However, what if that altruistic allele also encoded a behavior that would seek out others with that same allele. This non-random association means that each individual who helps another does actually help to increase the productivity in that allele. That is, even though there is a cost to the individual doing the altruistic task, the benefit going to the other individual is felt by the other copy of the same allele in the different (and unrelated) person. So when these altruists group together, altruistic benefits do not diffuse. They are captured within the group. Moreover, the group's synergy can cause it to be more productive than the remaining groups of non-altruists. Consequently, the altruistic allele not only persists in the population, but its representation can grow because there is a differential benefit between altruistic and non-altruistic groups. It is this differential benefit between groups that is group selection.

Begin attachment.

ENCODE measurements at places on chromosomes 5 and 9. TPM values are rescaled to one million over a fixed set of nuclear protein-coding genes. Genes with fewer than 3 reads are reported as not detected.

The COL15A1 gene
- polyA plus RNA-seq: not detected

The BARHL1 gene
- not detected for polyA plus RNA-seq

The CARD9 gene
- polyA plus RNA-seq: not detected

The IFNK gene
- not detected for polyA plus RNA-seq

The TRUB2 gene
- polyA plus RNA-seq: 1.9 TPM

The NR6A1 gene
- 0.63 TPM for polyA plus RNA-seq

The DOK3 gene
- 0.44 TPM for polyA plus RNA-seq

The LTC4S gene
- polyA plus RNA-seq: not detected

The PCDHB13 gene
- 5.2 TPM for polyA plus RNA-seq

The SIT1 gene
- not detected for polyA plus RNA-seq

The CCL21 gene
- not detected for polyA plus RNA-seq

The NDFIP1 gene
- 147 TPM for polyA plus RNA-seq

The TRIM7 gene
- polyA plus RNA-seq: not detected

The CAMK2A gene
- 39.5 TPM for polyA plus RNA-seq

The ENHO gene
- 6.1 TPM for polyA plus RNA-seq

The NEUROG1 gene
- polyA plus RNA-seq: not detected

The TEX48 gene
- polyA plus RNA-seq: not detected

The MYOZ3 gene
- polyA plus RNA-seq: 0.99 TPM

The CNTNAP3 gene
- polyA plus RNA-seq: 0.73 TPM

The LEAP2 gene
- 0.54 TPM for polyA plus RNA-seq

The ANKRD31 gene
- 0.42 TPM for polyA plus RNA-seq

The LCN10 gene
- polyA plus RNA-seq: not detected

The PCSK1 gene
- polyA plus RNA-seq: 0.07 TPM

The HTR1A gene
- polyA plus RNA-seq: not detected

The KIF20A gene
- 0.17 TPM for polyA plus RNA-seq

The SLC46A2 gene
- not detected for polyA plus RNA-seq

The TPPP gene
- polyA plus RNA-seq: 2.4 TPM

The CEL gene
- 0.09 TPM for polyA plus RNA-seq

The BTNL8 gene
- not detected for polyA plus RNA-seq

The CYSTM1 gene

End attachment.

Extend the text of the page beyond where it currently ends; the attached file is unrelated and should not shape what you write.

Part 2: Symbiosis and Mutualism

A symbiotic relationship between members of different species is not group selection (in general) because it does not posit that there is a mutual allele that may be deleterious in an individual but beneficial in a group. That is, there is no group synergy that is mitigating individual costs by generating benefits elsewhere that help to support alleles that would otherwise naturally decay. When species are mixed within a population of interest, the analysis is a bit different because alleles cannot flow across the species barrier (except for special cases).